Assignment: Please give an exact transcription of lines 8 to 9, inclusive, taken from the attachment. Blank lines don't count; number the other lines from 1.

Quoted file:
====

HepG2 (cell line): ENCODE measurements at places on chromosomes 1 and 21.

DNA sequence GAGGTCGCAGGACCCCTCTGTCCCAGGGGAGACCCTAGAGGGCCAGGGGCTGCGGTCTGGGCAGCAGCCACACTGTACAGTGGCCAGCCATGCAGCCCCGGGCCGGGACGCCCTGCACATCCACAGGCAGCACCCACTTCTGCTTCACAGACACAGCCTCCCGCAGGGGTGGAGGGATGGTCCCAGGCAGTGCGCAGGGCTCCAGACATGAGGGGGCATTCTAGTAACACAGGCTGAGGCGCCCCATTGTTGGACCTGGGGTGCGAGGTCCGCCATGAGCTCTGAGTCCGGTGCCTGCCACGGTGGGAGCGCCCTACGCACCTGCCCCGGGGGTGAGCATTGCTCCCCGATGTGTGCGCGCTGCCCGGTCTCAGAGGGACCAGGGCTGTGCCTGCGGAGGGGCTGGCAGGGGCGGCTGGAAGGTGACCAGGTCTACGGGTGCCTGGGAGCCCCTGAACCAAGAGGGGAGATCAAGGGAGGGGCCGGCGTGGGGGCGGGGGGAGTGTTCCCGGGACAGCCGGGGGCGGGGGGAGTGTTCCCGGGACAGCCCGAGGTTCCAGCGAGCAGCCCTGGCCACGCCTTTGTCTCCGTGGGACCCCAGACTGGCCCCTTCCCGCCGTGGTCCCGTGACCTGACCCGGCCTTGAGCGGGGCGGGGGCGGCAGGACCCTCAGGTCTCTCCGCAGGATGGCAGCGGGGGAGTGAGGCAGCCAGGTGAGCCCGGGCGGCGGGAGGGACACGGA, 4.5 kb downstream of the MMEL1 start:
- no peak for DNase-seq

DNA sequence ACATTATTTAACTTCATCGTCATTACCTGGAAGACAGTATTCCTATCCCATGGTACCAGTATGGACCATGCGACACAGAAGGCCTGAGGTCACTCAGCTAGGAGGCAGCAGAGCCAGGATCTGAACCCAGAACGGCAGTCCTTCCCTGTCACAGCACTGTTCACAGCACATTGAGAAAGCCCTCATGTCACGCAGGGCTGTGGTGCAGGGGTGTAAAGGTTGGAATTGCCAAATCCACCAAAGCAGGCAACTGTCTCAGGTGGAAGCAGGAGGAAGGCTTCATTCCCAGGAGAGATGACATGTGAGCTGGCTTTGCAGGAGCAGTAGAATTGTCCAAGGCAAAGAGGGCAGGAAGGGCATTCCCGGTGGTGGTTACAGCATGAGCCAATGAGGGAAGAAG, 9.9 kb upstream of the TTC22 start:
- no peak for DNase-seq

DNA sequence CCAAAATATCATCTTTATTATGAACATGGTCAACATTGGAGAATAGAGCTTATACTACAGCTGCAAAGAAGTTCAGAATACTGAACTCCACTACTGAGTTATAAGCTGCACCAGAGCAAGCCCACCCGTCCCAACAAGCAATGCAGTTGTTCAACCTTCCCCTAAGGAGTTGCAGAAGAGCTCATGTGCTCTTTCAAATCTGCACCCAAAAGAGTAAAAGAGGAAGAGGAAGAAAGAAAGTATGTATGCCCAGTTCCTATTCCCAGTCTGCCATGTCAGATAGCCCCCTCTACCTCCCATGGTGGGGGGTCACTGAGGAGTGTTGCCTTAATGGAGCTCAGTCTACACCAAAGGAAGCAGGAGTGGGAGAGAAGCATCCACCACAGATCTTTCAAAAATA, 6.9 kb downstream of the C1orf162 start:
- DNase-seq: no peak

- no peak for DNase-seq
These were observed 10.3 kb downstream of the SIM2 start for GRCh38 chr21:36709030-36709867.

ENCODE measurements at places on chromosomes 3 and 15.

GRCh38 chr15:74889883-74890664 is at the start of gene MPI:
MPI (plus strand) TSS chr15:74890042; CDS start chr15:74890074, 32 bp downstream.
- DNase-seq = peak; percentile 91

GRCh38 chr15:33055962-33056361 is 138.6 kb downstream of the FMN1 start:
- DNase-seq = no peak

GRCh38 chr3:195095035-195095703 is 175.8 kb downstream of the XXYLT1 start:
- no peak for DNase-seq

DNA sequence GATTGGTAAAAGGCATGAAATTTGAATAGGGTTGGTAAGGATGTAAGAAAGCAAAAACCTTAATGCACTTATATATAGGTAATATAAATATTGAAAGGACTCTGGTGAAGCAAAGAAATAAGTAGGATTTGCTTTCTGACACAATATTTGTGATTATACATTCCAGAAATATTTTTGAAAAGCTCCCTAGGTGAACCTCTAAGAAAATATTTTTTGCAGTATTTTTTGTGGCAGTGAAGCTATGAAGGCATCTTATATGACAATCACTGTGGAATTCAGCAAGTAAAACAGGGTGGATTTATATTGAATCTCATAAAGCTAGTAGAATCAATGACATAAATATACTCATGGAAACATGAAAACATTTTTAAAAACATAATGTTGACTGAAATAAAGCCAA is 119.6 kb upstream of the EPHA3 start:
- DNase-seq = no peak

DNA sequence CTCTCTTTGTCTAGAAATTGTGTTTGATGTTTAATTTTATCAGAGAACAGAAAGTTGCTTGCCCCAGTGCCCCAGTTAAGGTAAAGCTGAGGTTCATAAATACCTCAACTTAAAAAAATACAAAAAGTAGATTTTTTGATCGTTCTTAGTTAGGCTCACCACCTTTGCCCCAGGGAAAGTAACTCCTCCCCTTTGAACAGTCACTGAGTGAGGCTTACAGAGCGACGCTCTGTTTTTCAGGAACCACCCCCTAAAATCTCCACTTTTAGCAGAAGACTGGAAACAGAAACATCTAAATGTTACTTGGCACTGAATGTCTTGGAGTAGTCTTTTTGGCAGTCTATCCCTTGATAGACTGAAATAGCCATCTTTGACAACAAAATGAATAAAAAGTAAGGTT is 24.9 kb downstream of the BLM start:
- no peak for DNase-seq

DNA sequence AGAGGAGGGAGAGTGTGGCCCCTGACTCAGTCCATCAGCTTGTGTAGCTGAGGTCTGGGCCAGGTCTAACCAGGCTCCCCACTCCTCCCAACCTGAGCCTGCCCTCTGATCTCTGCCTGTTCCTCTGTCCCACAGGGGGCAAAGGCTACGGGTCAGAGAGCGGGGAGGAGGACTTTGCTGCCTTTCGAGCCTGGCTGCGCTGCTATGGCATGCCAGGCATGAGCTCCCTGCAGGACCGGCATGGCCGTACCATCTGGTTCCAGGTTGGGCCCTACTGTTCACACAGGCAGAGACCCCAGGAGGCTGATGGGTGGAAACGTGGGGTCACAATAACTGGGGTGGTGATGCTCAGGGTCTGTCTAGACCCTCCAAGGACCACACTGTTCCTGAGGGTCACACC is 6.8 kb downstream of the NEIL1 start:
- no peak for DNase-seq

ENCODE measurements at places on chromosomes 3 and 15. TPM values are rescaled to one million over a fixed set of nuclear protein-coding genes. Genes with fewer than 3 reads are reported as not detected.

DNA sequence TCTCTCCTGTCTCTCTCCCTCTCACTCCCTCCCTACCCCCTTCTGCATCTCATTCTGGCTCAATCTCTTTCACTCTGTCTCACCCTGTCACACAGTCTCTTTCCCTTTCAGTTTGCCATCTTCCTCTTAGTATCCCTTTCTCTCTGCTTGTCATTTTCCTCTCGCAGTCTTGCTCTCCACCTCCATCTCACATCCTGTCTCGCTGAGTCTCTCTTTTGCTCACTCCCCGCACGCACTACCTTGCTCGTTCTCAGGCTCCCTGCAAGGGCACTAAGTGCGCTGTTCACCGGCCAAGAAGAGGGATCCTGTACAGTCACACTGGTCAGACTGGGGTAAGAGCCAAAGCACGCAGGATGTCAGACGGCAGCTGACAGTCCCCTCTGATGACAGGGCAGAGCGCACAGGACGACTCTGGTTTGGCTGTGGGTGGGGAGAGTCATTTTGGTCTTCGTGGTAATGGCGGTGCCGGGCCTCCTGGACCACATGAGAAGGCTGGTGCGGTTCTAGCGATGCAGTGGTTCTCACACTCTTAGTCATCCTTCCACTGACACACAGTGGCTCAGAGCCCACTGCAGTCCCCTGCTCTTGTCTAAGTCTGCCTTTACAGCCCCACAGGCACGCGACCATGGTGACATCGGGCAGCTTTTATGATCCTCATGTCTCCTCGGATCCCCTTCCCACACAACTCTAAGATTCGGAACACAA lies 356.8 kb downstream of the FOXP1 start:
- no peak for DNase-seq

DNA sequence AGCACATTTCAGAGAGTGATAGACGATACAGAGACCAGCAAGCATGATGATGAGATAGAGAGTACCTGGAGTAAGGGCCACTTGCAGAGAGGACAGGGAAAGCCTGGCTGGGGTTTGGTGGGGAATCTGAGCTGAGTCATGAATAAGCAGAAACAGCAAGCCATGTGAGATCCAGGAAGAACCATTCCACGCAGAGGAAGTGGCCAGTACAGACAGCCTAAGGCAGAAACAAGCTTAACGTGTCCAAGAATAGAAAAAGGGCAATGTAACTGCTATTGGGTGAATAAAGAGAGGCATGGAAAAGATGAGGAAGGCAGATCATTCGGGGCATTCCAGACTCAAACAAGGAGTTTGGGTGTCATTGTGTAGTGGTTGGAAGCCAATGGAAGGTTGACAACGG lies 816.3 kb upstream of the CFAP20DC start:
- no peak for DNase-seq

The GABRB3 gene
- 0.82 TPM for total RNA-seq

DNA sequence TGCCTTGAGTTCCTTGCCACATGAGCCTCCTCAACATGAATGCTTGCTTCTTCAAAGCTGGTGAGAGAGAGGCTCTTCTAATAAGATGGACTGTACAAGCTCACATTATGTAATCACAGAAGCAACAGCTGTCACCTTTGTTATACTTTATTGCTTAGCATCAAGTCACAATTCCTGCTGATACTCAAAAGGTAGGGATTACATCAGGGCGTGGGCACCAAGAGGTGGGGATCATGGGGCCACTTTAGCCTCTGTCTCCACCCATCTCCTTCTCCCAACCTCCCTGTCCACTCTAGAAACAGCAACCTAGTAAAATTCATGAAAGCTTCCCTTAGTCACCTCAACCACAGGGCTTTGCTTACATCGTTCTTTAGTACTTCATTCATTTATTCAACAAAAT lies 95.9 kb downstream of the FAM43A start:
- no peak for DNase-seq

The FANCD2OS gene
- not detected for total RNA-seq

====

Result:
- no peak for DNase-seq
These were observed 10.3 kb downstream of the SIM2 start for GRCh38 chr21:36709030-36709867.